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May 03, 2017, 01:26 AM
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LED backlight replacement notes


In the very old days, every LCD display including every laptop had plain old, miniature fluorescent lights for backlighting, right down to the traditional fluorescent light glasswork & mercury. If you're lucky enough to have a piece of 20 year old vintage equipment, they'll need replacement. They slide into the LCD panel for easy replacement. Since this LCD panel is $300, it's a good idea to replace just the tubes.

New fluorescent tubes would be over $50 today, so an even better idea is to get an LED replacement kit from China for $8 delivered. The LEDs would be brighter. After 3 weeks, the LED replacement arrived.

They're nothing remarkable for an LED afficionado. The LEDs are packed as close as possible. The important note is the strips must be shortened for the display. The LEDs are wired in groups of 3 which have clearly visible traces joining each group of 3. They must be cut between the groups.

This driver board is a simple buck converter based on the DF6113. It takes 10-24V & outputs a fixed current. It amounts to a maximum voltage of 3V per LED. Input current at full power, for the full 24" strips is 1A at 10V.


Very important: When the strips are cut, the brightness increases because it's a constant current regulator. Also, the constant current varies based on the input voltage until it hits the maximum current. Then it becomes fixed for all input voltages.



The board is wired according to the "ENA+DIM inverted analog dimming" diagram. The datasheet says the DIM pin has a useful range of 0-3V to control the brightness. It goes up to 5V but maxes out at 3V. At 1V, the LEDs are off. Alternatively, the DIM pin can be connected to a fixed 5V & a voltage between the FB pin & ground can vary the brightness. Either way, the datasheet says DIM must not exceed 5V.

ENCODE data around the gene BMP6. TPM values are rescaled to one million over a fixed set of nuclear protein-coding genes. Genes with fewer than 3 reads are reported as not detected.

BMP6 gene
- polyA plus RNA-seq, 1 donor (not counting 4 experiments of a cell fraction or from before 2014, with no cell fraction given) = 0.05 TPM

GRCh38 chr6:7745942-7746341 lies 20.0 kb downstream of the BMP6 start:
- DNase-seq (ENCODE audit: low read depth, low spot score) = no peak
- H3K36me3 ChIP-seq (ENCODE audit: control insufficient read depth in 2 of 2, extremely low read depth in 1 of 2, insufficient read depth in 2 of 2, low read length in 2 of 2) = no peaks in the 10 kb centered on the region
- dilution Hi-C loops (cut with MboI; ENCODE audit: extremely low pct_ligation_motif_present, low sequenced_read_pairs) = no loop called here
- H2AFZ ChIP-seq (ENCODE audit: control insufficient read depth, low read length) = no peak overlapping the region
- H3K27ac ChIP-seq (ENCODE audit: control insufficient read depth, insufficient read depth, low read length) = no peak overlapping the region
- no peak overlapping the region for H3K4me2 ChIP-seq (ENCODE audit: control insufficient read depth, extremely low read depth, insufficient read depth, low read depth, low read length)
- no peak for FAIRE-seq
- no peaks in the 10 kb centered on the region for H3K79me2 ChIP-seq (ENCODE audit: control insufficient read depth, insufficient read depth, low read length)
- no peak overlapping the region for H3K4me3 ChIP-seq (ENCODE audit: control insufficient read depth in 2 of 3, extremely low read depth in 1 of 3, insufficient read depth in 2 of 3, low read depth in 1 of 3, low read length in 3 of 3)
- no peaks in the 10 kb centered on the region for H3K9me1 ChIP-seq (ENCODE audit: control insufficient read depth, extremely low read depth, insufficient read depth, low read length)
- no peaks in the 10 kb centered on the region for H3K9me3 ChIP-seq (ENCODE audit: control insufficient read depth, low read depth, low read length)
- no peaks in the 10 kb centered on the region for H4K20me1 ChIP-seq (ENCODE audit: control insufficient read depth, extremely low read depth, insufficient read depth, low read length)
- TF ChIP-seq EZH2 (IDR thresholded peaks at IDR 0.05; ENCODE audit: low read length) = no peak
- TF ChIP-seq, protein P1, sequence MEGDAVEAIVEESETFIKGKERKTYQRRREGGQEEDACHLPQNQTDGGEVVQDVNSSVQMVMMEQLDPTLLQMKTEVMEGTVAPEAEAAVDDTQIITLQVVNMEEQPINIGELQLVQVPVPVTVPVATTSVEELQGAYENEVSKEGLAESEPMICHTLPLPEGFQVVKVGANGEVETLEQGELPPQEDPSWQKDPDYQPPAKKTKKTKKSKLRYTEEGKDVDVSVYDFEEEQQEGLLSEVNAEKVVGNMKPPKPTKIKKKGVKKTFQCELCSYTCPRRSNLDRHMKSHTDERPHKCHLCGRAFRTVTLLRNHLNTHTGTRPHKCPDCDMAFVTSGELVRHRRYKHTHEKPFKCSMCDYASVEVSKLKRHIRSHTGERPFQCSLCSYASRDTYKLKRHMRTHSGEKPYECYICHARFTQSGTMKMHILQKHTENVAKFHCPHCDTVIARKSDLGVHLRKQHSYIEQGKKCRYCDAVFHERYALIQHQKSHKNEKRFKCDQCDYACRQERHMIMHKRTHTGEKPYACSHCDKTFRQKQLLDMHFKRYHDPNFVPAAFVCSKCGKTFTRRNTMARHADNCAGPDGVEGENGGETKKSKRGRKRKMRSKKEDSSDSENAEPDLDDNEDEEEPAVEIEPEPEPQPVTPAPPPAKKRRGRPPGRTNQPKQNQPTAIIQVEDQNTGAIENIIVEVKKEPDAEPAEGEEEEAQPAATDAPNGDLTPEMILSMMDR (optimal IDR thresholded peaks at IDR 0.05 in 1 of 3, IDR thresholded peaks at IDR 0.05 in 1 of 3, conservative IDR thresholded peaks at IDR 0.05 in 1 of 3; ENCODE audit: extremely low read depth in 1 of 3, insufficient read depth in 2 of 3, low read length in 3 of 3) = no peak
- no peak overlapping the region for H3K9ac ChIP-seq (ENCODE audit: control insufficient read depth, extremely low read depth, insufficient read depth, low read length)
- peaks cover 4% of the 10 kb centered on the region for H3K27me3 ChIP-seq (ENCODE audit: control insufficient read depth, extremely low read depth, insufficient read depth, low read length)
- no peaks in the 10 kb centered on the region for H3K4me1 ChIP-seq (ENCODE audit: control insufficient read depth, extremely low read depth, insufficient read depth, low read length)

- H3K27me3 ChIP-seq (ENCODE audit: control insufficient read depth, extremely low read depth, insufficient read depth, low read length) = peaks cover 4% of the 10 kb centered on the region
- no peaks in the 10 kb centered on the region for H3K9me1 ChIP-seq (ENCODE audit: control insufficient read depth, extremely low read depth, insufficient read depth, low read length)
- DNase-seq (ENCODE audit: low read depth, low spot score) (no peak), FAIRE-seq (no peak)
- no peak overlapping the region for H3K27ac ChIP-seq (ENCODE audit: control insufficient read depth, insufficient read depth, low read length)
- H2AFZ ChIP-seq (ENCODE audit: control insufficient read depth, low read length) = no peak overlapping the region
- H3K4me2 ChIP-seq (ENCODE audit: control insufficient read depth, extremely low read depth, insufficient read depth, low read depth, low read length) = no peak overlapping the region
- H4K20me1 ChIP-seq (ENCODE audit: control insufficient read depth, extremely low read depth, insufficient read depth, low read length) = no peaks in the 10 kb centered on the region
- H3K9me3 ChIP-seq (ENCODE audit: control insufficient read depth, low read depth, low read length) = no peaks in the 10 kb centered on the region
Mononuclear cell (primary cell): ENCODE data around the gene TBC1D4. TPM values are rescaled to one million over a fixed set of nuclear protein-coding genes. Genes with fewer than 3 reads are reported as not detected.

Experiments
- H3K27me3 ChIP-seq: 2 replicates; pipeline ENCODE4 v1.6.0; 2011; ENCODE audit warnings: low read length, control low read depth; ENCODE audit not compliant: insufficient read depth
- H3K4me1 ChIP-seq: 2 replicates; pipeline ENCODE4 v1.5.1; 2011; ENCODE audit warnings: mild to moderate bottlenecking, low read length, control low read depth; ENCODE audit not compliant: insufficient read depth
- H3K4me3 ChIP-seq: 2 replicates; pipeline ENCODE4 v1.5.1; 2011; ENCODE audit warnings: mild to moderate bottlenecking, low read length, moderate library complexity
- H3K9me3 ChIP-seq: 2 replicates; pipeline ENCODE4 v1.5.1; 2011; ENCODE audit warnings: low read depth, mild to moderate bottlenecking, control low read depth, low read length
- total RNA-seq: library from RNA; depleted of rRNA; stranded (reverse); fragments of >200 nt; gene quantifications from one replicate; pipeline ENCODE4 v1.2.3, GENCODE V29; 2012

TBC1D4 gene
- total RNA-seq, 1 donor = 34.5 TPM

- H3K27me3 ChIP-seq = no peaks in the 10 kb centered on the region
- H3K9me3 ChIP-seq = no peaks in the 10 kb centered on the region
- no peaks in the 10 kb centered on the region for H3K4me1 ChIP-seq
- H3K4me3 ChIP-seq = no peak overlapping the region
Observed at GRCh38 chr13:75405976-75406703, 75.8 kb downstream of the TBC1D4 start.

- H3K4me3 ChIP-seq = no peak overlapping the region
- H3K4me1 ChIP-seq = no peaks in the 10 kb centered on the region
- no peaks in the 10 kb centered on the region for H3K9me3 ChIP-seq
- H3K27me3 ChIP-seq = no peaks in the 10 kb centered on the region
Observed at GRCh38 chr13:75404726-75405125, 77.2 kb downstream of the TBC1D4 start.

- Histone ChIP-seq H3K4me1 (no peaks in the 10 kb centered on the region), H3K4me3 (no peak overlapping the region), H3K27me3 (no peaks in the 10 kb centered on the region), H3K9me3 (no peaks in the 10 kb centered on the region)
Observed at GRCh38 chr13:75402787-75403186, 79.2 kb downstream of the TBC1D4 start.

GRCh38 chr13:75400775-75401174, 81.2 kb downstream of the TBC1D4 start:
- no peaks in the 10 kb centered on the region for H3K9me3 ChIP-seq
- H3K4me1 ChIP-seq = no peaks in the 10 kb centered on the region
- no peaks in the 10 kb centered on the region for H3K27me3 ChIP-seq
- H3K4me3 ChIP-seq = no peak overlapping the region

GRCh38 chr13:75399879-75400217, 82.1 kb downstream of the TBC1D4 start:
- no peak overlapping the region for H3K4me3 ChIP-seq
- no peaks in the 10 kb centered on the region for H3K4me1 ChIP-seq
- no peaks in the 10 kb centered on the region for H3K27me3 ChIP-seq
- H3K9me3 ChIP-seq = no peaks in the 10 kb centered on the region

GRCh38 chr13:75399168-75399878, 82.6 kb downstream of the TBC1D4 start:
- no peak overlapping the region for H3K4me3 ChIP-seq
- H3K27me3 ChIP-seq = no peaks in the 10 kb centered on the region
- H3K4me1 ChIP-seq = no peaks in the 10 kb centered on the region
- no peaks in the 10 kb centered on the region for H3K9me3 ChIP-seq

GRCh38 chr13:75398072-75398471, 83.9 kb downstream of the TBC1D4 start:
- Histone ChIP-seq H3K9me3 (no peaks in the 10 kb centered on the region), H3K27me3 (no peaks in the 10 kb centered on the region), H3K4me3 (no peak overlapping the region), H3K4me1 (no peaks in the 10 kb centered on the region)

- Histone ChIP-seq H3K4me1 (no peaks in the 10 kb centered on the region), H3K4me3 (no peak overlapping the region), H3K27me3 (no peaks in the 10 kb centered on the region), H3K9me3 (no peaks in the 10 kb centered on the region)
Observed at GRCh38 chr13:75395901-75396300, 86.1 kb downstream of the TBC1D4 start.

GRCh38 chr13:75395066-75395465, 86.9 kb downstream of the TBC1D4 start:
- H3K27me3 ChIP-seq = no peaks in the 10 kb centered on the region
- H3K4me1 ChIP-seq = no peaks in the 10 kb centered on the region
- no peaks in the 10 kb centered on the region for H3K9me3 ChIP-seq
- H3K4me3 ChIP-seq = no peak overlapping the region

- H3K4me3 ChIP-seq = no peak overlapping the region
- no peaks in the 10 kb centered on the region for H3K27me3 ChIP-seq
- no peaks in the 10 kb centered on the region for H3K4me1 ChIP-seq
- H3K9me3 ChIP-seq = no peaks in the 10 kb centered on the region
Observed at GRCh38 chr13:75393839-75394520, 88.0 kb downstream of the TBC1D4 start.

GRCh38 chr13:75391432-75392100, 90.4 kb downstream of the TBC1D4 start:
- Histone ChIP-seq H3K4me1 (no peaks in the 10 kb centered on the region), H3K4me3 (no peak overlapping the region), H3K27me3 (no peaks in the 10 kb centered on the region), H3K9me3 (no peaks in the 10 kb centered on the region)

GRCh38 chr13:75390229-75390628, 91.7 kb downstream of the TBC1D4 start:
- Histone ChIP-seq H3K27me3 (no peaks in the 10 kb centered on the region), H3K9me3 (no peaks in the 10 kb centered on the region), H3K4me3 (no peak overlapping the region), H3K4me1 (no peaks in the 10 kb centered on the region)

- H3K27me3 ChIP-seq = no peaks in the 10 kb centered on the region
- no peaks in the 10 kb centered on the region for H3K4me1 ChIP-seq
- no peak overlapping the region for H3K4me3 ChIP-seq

For testing, a 5V regulator & multiturn pot were whacked on. This board was mislabeled. The wire labeled ENA connected to the DIM pin & the wire labeled DIM connected to the FB pin. The maximum voltage was 24, not 30 as written. The red & black wires were also swapped. Rdim was 47k. Rfb was 4.7k.


The useful voltage range for the wire labeled ENA was more like 1.8-1.9, hopelessly fiddly to get it to work with shorter LED strips. This voltage range varied slightly, based on input voltage.


They were quite intense at full power, but the 20 year old LCD still blocks massive amounts of backlight compared to a modern IPS display. The lion kingdom has no LCD displays from 20 years ago, but they would appear quite dim to modern eyes. The LEDs must be pressed against the glass for maximum brightness. This display shows no unevenness from the LED spacing.
Last edited by Jack Crossfire; May 04, 2017 at 11:45 PM.
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May 09, 2017, 05:51 AM
Aka: Tom Jenkins
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Do you have a link? I've done some passive searching but haven't found anything. I managed to acquire a strip similar to the one you posted out of a dead note pad and wanted a couple more for a light table.
thanks
Tom
May 11, 2017, 11:18 PM
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Ebay searches for LCD backlight replacement


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